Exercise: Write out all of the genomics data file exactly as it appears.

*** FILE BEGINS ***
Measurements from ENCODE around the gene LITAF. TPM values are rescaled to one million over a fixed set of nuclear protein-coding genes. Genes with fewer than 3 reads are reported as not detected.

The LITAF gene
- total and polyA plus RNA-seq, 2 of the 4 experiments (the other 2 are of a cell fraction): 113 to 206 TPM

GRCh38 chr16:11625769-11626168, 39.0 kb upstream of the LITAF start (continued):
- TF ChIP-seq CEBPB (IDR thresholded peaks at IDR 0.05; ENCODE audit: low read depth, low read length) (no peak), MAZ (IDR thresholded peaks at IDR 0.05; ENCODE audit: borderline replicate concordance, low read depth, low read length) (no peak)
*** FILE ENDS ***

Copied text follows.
Measurements from ENCODE around the gene LITAF. TPM values are rescaled to one million over a fixed set of nuclear protein-coding genes. Genes with fewer than 3 reads are reported as not detected.

The LITAF gene
- total and polyA plus RNA-seq, 2 of the 4 experiments (the other 2 are of a cell fraction): 113 to 206 TPM

GRCh38 chr16:11625769-11626168, 39.0 kb upstream of the LITAF start (continued):
- TF ChIP-seq CEBPB (IDR thresholded peaks at IDR 0.05; ENCODE audit: low read depth, low read length) (no peak), MAZ (IDR thresholded peaks at IDR 0.05; ENCODE audit: borderline replicate concordance, low read depth, low read length) (no peak)